“I was surprised that men like Nishino existed in this world, the type of man who could slip so smoothly into a woman’s sensibility.”

The Ten Loves of Nishino, by Hiromi Kawakami, Translated by Allison Markin Powell.
240 pages

Thus speaks the married Sayuri in “The Ten Loves of Nishino,” a new collection of stories by Hiromi Kawakami, one of Japan’s most popular writers and a rising star in the West after “The Nakano Thrift Shop” and “Strange Weather in Tokyo,” both published in English in 2017.

The titular gentleman is a playboy on a roll, both charming and tender and utterly feckless — the kind of guy who says “it’s not what you think” when busted in the act of cheating, or leaves a woman shackled playfully in his apartment to meet with another lover.

More interestingly, however, Nishino can steal into women’s hearts as smoothly as a cat into a kitchen. He speaks to their inner needs, drawing them out with his trusted line, “Somehow you are different from all the other girls.” In fact, his elusive perfection, a major element of the enjoyment of the stories, was a driving force behind Nishino’s creation.

“There have been other novels about playboys, such as ‘The Tale of Genji’ or ‘The Tales of Ise,'” says Kawakami. “When I read this kind of classic Japanese novel, I always wondered why women were interested in such womanizers. I wanted to explore this feeling and this old question. For women, a playboy’s attitude can seem unreasonable and difficult to understand.”

As the West is still roiled by the #MeToo movement — and as publishers hire sensitivity readers to make sure that novelists don’t offend — along comes Kawakami’s ode to this shifty ladies’ man. It is a sweet and refreshing book, told through the voices of 10 different women who, at various times, loved Nishino. Neither toxic nor sly, the man is busy in love. But Kawakami reminds us that it takes two to tango, that every player has something that makes him attractive to women. In her gentle drawing and calm, earnest prose, Nishino appeals to his loves because, at last, here is a man who gets them.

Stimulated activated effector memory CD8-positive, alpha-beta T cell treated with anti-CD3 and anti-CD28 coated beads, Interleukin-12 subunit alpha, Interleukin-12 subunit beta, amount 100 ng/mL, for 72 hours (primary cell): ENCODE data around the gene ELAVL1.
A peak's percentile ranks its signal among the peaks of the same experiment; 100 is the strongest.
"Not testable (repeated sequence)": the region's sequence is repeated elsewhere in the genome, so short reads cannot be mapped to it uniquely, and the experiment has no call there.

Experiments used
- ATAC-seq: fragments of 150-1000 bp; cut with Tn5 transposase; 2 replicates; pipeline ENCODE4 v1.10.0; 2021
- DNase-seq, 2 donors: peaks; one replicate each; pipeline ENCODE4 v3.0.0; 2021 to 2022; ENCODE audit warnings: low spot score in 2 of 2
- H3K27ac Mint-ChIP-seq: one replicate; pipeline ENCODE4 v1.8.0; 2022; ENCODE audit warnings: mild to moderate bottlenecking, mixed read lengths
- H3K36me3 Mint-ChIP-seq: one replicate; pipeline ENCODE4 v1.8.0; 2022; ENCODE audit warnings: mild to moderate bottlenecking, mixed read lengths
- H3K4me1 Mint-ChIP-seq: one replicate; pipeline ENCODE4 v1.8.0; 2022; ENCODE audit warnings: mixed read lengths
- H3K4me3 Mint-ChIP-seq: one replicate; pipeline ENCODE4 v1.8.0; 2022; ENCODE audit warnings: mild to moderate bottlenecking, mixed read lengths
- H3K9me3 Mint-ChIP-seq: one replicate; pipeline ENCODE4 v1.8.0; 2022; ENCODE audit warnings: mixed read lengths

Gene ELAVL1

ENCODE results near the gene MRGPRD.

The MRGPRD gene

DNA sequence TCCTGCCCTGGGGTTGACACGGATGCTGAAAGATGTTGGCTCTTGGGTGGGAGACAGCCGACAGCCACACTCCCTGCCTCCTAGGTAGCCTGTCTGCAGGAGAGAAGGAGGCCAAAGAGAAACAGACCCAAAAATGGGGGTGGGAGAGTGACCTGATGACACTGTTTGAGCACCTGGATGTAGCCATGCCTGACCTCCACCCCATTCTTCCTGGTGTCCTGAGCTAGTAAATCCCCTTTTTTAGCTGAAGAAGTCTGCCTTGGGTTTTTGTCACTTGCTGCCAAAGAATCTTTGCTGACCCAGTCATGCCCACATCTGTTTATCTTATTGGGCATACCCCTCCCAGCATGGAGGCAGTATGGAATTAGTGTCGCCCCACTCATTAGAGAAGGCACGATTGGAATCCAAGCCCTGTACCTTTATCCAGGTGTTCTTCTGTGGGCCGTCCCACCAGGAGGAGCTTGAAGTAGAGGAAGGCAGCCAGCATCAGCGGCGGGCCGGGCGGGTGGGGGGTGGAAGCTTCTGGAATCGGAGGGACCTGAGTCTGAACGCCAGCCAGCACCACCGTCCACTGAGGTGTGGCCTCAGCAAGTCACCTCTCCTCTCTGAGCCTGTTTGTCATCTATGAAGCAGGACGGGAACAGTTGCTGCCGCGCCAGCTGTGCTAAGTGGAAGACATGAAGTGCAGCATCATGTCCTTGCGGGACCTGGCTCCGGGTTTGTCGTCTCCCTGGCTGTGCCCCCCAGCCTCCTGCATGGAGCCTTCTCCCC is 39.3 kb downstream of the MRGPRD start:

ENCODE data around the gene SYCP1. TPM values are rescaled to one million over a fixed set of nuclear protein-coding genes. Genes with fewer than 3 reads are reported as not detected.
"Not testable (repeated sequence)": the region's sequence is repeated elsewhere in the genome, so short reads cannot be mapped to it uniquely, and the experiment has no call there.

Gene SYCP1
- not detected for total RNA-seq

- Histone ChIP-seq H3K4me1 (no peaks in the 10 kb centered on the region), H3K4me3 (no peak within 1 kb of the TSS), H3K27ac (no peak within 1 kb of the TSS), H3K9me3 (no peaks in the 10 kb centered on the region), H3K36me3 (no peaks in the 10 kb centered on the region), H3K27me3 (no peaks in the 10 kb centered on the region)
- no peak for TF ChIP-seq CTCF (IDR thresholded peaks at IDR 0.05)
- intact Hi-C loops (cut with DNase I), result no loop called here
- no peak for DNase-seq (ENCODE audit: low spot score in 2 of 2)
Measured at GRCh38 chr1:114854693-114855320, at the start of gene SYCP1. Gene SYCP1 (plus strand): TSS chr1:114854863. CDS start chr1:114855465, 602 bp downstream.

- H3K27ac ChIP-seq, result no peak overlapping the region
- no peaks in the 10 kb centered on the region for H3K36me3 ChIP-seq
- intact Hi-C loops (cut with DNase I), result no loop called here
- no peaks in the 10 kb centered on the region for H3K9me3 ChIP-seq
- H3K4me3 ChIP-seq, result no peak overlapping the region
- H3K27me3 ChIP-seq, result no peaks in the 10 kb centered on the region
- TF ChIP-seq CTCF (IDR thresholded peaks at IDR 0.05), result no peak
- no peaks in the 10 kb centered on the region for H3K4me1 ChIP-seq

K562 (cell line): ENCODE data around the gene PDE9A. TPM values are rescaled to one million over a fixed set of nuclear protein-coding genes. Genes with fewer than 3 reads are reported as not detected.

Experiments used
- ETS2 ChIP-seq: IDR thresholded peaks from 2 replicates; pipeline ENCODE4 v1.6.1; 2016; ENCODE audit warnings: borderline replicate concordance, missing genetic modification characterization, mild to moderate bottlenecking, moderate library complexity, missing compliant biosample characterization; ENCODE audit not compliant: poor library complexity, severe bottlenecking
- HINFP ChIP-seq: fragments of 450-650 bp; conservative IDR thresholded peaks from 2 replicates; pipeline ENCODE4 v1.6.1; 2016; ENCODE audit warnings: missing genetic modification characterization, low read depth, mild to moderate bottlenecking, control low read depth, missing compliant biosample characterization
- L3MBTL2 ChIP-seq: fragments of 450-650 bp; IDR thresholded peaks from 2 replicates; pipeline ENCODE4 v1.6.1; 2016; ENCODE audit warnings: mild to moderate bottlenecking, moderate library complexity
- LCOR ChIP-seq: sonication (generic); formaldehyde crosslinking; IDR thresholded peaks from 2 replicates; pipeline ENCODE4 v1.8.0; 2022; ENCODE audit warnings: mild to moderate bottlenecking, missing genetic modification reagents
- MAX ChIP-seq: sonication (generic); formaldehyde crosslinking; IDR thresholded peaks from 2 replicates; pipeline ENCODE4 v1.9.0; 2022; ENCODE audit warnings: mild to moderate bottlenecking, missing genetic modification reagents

“Calling on the phone at the desired time. Calling at the desired frequency,” Kawakami writes in one of the stories. “Using the desired words of praise. Offering the desired kindness. Scolding in the desired way. Things so insignificant that no man could pull them off. But Nishino did all of these things with ease.”

One of the pleasures of the stories is to follow Nishino from high school all the way to old age, as Kawakami adds nuance to her male character.

“When I wrote the first story in the collection, I wanted to write about Nishino from the woman’s perspective,” explains Kawakami. “Then I wrote the others in the sequence in which they’re now published.”

Through his various incarnations, Nishino becomes a catalyst for each woman to explore her own feelings and sexuality. As clueless about love and commitment as Nishino, most women dump him when the affair runs its course. The young Kanoko misses him after their breakup as Nishino starts dating Manami, his older boss at a Tokyo company. The middle-aged Eriko chooses her cat over Nishino, while the married Natsumi becomes his great love, yet rejects a marriage proposal.

Kawakami captures beautifully the sadness of fleeting affairs, the loneliness of the playboy who cannot keep a lasting attachment. She knows how young women experience intimacy, writing humorously of male erections and the way sex can reflect an evolving relationship. But how does it feel to see her stories, first published in Japan 16 years ago, now appear for the first time in English?

“I couldn’t write the same stories again, because I’ve changed so much as a person,” explains Kawakami. “When a book is finished, the story leaves the writer and becomes each reader’s individual property. In the end, there are as many different stories as there are readers. The Nishino stories are no longer just mine. Even though I wrote them, I am now just another reader. And as a reader, I like the female characters the way a parent may like her children.”

But nothing is sadder than an aging Casanova, and as lovers pile on and Nishino grows old, a past tragedy involving his sister seems behind his inability to commit. Will he finally settle down and find his place in a restless world?

Unlike much current literature in the West, there are no power dynamics in these stories. Instead, Kawakami writes about gender relations with a vulnerable generosity that doesn’t accuse or complain. She makes you think about love and commitment, about the people you love or have loved — and how others have loved them in different ways.

If dating Nishino is “hard work worth doing,” as a lover puts it, reading his tale is a breezy summer delight.

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